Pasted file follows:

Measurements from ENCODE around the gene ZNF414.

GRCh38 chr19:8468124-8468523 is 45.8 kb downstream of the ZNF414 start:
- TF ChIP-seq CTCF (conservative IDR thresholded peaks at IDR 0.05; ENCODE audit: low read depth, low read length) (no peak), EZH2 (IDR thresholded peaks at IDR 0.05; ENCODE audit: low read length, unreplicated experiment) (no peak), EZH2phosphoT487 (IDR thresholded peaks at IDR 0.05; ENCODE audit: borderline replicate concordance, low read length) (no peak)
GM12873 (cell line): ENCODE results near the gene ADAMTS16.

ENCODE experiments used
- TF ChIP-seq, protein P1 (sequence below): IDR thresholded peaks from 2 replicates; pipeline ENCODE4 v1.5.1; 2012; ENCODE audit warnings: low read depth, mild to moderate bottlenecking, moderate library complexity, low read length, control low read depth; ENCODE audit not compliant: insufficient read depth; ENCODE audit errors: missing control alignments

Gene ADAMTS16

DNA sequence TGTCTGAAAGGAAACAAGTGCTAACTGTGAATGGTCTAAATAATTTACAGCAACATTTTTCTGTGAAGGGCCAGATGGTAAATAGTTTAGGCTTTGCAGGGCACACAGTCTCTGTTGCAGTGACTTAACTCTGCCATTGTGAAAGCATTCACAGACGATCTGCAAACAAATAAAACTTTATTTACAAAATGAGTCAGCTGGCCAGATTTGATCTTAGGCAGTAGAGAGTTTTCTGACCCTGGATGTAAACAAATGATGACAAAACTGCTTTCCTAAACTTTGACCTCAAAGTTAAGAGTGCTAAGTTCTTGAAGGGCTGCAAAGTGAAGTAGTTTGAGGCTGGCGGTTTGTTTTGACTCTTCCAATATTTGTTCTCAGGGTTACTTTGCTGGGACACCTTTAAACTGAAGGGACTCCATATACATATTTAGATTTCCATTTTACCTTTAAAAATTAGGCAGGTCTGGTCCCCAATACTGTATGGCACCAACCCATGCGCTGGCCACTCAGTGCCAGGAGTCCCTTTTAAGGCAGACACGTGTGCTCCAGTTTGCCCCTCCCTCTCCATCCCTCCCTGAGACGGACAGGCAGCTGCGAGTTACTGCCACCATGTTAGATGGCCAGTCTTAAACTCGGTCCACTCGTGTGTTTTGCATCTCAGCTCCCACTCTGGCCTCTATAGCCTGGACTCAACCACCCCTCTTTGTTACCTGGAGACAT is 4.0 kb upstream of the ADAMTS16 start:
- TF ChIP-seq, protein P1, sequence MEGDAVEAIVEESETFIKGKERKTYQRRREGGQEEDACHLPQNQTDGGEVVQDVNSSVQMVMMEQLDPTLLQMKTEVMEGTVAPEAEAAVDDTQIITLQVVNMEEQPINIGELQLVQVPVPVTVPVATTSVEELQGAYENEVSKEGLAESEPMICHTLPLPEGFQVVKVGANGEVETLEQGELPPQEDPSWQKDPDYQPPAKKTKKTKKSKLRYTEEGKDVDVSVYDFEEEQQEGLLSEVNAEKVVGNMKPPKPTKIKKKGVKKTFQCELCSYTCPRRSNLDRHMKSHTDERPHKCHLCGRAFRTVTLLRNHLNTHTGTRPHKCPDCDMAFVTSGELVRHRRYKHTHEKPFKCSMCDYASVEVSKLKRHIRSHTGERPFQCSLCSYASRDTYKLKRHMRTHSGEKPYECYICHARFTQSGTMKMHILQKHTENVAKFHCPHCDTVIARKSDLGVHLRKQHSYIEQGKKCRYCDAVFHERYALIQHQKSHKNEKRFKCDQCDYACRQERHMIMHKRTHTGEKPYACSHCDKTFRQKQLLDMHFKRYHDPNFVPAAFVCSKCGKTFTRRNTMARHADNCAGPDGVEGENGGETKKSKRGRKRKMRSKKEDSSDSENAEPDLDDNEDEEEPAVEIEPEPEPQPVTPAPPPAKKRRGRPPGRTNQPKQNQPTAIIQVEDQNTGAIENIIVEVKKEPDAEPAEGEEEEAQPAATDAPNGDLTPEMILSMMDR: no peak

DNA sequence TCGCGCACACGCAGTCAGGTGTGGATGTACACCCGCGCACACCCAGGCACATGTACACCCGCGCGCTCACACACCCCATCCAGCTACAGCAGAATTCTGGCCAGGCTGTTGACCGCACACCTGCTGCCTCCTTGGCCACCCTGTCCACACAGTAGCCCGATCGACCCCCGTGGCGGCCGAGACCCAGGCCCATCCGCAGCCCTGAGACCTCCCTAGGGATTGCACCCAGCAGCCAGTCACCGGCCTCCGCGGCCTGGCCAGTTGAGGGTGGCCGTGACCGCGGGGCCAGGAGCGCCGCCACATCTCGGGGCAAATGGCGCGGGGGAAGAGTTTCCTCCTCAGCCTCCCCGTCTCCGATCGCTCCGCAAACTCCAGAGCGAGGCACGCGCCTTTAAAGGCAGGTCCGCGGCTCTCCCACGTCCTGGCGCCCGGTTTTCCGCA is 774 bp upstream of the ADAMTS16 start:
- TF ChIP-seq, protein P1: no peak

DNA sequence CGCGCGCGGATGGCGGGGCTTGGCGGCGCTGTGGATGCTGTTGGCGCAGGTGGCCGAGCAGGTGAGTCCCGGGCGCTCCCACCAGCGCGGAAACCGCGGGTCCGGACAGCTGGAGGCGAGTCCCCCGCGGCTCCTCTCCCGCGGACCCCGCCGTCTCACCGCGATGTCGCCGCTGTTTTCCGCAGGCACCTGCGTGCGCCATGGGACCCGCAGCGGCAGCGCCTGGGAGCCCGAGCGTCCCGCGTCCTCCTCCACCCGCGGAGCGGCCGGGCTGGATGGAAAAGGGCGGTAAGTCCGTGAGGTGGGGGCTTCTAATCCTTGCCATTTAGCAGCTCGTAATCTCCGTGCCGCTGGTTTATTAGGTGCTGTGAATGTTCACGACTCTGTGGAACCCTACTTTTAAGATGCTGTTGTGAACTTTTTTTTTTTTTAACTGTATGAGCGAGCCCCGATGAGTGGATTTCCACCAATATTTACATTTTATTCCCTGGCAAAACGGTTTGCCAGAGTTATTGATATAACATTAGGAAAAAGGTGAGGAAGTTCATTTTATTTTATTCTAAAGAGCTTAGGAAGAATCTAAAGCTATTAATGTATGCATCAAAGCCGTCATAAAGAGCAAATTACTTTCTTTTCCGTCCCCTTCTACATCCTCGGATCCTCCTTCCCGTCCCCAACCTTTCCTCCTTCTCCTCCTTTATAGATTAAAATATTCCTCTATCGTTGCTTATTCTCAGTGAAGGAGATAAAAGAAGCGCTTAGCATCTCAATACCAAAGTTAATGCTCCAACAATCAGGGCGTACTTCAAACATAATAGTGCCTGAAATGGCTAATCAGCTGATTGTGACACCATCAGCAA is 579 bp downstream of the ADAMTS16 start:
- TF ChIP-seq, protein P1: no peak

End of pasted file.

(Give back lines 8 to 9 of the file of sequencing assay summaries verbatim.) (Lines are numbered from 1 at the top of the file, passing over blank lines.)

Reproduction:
DNA sequence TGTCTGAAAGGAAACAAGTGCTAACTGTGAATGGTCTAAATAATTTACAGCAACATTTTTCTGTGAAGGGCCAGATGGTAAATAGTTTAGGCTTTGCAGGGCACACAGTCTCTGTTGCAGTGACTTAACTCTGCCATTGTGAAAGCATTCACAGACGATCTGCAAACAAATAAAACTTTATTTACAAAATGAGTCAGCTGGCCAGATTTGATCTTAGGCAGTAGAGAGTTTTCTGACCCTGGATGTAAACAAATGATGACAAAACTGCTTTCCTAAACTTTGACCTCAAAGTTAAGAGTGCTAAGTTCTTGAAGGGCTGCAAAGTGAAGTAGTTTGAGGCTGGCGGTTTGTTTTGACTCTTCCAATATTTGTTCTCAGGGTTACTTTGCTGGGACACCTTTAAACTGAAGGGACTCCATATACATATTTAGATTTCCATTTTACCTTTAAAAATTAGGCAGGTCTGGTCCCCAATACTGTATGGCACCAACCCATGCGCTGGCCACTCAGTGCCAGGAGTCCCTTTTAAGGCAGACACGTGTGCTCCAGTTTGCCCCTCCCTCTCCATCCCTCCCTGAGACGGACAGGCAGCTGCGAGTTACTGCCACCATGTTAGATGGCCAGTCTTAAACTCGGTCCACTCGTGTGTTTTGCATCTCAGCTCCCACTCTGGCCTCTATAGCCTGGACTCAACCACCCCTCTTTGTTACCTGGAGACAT is 4.0 kb upstream of the ADAMTS16 start:
- TF ChIP-seq, protein P1, sequence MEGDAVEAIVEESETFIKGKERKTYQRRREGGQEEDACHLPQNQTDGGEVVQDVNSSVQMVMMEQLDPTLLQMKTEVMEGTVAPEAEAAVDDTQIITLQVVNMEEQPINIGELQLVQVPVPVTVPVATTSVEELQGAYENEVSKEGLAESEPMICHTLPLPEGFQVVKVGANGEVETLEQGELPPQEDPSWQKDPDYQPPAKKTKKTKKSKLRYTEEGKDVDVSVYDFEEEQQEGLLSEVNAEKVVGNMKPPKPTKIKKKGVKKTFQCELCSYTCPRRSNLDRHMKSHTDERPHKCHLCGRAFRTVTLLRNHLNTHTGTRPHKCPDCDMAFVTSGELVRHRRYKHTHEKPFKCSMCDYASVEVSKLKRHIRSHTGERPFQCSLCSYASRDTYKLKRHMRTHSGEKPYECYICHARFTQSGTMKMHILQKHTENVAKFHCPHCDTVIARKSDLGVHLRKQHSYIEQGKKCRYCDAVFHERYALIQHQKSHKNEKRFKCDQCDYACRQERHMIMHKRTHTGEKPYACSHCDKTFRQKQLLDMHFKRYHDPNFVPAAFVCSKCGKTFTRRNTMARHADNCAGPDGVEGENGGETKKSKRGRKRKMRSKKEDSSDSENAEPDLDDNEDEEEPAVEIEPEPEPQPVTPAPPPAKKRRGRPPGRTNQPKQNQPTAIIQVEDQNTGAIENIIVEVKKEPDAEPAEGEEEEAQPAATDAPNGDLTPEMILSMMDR: no peak